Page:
When Dr. Aziz Sancar stepped to the podium to speak about winning the 2015 Nobel Prize in Chemistry (along with Tomas Lindahl of the Francis Crick Institute and Paul Modrich of Duke University), he credited his success to his many collaborators, and to UNC’s supportive environment.
“I am very grateful to all of you for working so hard,” he said, “and to the University of North Carolina.”
In 1982, UNC was the only place that offered positions to him and his wife Gwen, also a biochemistry researcher who worked with Sancar, the Sarah Graham Kenan Professor of Biochemistry and Biophysics in the UNC School of Medicine with a joint appointment in Biology.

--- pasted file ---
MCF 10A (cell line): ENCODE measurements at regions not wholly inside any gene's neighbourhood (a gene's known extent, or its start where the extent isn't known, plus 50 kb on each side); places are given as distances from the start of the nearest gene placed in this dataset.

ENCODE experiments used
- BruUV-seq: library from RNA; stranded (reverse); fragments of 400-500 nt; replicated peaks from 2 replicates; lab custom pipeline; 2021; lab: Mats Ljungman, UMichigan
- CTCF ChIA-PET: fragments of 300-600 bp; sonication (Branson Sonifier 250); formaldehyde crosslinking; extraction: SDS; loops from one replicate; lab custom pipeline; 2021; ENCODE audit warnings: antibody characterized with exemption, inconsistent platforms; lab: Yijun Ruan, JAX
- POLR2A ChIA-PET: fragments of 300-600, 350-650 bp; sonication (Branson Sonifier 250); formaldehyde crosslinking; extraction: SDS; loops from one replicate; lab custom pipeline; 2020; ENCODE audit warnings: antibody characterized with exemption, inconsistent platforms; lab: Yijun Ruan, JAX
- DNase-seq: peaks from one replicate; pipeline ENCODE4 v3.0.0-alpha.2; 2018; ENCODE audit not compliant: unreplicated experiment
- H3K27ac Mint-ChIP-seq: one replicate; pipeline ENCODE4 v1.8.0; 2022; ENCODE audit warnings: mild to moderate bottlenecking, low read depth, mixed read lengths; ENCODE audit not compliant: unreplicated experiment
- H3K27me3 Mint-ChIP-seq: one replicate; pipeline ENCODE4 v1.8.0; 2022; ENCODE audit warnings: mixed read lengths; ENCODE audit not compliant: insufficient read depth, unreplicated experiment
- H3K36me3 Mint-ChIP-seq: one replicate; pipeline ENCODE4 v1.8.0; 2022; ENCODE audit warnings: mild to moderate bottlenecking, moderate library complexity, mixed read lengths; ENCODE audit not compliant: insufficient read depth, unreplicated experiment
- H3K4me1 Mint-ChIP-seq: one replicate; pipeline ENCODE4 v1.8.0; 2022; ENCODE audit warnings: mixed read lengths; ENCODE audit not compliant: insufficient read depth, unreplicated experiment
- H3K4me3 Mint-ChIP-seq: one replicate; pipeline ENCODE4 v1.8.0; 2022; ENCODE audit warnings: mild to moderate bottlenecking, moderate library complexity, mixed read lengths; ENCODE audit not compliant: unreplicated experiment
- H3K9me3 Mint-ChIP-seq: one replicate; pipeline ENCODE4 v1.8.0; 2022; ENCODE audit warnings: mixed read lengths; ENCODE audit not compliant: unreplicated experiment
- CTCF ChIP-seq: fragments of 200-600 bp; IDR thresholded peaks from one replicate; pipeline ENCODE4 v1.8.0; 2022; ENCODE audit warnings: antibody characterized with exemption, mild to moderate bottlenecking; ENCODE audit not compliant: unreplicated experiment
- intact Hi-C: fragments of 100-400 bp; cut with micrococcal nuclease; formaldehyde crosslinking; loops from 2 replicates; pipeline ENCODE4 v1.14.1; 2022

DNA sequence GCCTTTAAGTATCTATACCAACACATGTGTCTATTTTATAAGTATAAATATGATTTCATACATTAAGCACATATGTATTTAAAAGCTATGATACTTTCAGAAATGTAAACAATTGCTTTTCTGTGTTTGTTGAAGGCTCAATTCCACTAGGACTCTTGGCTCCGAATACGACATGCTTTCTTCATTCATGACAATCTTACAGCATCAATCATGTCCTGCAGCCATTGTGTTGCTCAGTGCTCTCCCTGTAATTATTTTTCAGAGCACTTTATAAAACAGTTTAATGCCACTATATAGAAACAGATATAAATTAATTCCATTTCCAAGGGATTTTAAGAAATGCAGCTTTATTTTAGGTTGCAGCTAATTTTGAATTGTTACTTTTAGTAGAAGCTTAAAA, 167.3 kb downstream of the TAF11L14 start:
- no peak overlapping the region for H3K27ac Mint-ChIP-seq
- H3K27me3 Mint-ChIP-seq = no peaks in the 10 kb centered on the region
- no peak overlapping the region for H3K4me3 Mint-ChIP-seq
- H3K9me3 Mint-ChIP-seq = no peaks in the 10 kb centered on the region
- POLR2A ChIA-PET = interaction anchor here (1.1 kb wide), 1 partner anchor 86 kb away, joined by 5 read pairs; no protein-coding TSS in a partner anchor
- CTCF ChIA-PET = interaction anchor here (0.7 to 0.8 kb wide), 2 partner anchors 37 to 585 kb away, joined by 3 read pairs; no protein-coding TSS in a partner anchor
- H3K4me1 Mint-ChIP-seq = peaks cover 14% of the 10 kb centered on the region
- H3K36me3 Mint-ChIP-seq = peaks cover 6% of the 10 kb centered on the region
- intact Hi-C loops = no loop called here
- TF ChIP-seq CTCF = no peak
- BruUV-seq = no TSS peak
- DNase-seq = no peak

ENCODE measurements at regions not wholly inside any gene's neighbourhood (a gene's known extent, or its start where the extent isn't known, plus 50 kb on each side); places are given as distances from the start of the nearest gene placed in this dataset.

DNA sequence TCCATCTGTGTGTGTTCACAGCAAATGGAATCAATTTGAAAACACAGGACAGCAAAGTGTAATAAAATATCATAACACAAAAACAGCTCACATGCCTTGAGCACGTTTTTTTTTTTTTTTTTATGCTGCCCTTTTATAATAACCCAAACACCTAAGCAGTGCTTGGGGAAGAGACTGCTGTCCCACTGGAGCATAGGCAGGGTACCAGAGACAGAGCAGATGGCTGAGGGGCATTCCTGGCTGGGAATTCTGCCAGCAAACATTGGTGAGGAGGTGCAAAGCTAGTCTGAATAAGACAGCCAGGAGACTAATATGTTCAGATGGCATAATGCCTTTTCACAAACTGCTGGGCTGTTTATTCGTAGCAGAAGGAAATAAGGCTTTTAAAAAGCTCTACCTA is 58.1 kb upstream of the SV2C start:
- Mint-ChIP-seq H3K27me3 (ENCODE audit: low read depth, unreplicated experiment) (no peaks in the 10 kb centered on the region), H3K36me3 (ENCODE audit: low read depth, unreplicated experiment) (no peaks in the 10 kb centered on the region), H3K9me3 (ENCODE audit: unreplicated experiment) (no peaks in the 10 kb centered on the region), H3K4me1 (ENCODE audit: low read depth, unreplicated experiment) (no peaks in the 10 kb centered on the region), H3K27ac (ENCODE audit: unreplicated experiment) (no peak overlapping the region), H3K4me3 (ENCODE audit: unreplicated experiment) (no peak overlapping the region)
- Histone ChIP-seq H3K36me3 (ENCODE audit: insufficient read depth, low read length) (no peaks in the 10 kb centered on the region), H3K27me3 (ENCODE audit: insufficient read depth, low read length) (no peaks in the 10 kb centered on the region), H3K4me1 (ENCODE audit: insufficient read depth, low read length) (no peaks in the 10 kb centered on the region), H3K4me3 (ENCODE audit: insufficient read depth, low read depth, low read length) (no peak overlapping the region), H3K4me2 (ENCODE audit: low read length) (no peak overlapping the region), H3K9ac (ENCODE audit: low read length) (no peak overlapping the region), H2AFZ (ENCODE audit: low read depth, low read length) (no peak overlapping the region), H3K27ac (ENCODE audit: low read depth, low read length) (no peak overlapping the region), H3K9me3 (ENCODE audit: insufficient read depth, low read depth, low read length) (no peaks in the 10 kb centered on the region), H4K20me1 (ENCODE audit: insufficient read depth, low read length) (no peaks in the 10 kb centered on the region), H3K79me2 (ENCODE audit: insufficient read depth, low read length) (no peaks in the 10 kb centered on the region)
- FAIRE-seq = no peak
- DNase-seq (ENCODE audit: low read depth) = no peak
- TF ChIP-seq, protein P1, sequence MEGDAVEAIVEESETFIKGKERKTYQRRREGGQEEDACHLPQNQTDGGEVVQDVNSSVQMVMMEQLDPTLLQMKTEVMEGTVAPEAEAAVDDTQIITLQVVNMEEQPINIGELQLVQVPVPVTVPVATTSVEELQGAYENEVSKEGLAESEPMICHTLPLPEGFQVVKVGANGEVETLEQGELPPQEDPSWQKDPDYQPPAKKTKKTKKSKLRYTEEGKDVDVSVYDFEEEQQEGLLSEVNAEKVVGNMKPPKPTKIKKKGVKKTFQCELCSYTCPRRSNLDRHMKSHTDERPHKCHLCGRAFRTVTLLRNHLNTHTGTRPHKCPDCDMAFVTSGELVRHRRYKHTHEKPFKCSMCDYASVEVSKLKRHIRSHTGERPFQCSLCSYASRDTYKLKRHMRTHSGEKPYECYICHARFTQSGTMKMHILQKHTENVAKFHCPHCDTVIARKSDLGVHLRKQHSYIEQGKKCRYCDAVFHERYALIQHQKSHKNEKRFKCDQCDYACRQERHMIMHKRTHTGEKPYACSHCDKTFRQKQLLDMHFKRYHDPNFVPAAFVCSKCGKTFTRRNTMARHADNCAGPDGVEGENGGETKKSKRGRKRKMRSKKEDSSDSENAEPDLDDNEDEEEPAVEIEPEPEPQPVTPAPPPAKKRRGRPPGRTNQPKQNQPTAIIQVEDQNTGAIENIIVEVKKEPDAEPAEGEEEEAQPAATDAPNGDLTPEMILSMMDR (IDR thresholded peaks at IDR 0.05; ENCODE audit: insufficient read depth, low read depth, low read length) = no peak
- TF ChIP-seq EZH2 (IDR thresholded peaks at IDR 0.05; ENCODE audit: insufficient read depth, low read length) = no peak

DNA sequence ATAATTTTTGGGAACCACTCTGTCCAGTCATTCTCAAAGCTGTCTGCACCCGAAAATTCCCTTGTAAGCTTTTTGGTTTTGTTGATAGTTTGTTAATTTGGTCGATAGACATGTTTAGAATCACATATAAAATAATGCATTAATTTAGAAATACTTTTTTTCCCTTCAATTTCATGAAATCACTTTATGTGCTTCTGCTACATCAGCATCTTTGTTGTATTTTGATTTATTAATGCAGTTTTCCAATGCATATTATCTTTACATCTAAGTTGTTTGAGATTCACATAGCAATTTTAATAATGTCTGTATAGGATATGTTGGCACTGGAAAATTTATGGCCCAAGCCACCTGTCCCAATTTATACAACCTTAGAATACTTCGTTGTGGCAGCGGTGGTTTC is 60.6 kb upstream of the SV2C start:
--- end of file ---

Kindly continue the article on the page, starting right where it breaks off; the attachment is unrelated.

The prize honors Sancar’s work mapping the cellular mechanisms that underlie DNA repair, which occurs every minute due to environmental factors. When this repair system fails, people exposed to sunlight develop skin cancer.
Sancar is UNC’s second Nobel laureate. In 2007, Oliver Smithies, Weatherspoon Eminent Distinguished Professorship of Pathology and Laboratory Medicine, won the Nobel Prize in Physiology or Medicine.